Presidential Palace
14 November, 2013
Presidential Palace
It was built as a presidential palace of Georgia. And money was spent on it – the taxpayers’ money. A lot of money! What happened after is very much in the Georgian political tradition – eradicating both good and bad that are connecting us with previous governments! I would definitely get rid of anything that is in our people’s way to be better off, but I would not bother to reject the things that might still be helpful even if
those things are inherited from erstwhile authorities. The palace that was built in Tbilisi as a presidential office and residence looks gorgeous and I thought it could serve our state as the White House has proudly been serving the people and the government of the United States of America in a very long time.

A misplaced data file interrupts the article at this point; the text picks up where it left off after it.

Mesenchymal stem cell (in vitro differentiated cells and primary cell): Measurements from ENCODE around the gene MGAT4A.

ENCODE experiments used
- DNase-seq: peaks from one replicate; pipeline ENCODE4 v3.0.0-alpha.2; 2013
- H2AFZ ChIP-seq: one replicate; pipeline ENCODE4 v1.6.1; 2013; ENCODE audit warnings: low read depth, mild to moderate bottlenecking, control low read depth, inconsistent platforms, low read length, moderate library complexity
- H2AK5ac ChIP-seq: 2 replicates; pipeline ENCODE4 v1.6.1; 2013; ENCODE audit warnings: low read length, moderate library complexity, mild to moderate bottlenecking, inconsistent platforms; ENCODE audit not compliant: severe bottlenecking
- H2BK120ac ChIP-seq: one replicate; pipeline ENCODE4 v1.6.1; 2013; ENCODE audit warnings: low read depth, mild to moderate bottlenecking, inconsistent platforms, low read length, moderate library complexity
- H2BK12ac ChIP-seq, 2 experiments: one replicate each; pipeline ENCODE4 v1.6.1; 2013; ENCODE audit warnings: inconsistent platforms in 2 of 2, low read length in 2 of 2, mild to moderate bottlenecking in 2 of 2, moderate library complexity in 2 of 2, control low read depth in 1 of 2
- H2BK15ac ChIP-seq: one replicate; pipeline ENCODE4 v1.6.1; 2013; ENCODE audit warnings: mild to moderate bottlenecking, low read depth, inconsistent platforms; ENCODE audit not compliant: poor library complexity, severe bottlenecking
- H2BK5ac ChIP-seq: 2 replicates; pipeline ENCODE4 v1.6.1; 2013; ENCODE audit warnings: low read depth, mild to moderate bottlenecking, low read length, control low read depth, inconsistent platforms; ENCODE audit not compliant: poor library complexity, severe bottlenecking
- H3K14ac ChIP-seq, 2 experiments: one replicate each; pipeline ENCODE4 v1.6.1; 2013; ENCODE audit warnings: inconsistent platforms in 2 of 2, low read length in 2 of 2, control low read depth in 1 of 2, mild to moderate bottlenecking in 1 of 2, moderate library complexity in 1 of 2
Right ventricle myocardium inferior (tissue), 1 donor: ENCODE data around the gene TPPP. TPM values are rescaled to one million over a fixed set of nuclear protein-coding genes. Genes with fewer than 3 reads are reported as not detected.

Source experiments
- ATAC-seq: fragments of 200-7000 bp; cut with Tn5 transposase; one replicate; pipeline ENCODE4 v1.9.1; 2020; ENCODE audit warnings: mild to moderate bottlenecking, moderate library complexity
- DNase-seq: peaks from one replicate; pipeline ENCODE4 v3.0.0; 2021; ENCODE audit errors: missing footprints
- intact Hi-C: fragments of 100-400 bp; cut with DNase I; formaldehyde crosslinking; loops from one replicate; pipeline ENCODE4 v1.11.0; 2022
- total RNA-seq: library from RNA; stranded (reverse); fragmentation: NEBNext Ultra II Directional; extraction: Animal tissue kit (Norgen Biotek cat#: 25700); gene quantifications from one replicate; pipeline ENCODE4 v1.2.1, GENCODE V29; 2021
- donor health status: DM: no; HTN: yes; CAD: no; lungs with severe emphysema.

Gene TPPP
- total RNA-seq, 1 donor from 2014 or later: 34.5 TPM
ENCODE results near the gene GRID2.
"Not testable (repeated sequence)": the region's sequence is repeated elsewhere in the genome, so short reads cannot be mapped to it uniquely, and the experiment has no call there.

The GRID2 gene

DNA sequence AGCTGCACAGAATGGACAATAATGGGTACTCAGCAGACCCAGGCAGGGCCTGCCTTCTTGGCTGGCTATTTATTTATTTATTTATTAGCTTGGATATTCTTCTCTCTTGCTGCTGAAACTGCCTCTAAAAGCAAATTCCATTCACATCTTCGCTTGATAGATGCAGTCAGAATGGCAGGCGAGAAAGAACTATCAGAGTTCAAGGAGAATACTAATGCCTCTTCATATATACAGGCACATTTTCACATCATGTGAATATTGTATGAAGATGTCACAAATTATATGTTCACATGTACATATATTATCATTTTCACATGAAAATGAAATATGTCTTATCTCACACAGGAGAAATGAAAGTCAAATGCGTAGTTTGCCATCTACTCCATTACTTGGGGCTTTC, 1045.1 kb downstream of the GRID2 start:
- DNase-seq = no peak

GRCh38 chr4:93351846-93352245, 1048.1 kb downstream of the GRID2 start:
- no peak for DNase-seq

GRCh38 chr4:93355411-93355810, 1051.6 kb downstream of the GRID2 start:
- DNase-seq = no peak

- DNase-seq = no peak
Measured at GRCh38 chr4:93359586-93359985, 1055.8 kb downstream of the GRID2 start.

I want to know one serious reason why the already built and functioning palace cannot do its job for this generation of leaders. I will probably hear the explanation that it symbolizes the execrable activity of Georgia’s lame-duck president who has indeed made umpteen grave mistakes that has eventually ruined him as a political animal. Are we this much afraid of symbolisms? Then why does the soviet Government Building still stands in the heart of downtown Tbilisi on the Rustaveli Avenue, serving the current rule as it did before? They even say that it was built in the beautiful churchyard where the patriots of this nation were buried who gave their lives for Motherland. Why is the new democratic and free Georgia using the building, clearly symbolizing the atrocious communist regime, known for its despicable crimes against its own people? What about the former premises of the central committee of the Georgian communist party? Are we not using it with pleasure as the current chancellery building? Can we once in a lifetime be serious about the decisions we are making? What will happen to the new president if he works and resides in the new presidential palace, built by the former president? Will he be stoned by the people? Will he not be able to function as a president? Should he refuse from this ready-made beautiful comfortable building because he is concerned about the stricture of the people who are overly angry with the regime that ruled Georgia from that palace? Why are we concerned about those minor funny things when the Nation is expecting the country’s leadership to rectify the situation that needs immediate rectification? Who cares by who the palace was built? Who cares how good or bad the former residents’ ambitions were when building the damned edifice, meant for all future Georgian presidents to rule the Nation from there? Building is a building is a building. Nothing else! And if it is poisoned and dangerous for health, let us disinfect it and only after that, let the new president enter it and enjoy it in favor of this Nation. It was built as a presidential palace and it may not be rational to let any other office or enterprise be installed in it. It is only fit for one purpose – to let the president and his team feel technically happy and comfortable enough to take good care of the country. Who needs to be that personal when it comes to where the future presidents of Georgia should live and function? Being excessively personal in matters like this makes us look a little weird if not worse. I would understand the new president’s refusal from entering the palace if he was selling it at a price, three or four times higher than it had cost the country. That might have made some sense. In that case, the money could have gone to charity or to some other, even loftier purpose. Even then it would have been irrational to get rid of the building, constructed by the ‘bad guys’. Or if it could be rented out to the best, let’s say, kindergarten in Georgia for a symbolic price, affordable by our wonderful educators. Maybe, it is his natural modesty that compels the newly elected Georgian president to utterly deny the possibility of working in the existent presidential palace. Modesty should be absolutely irrelevant here. Modesty does not do a good job here. As the saying has it, too much modesty brings shame. Our former president, for example, had started traveling as a head of state by regular commercial flights but ended up in a luxurious private presidential jet. Well, presidents need to be presidential, don’t they? Maybe we all need to go down on our knees to ask the new man to occupy the already existent palace. OK, I will! Please, Mr. President-elect, go and become the new and deserving occupant of Georgia’s beautiful, spacey, comfortable and technically well-equipped presidential palace. You will feel good there. There is nothing wrong with it. If we go after symbolisms, we might have to demolish half of the country, and every generation to come will have to do the same foolish thing. Not good, not Good!

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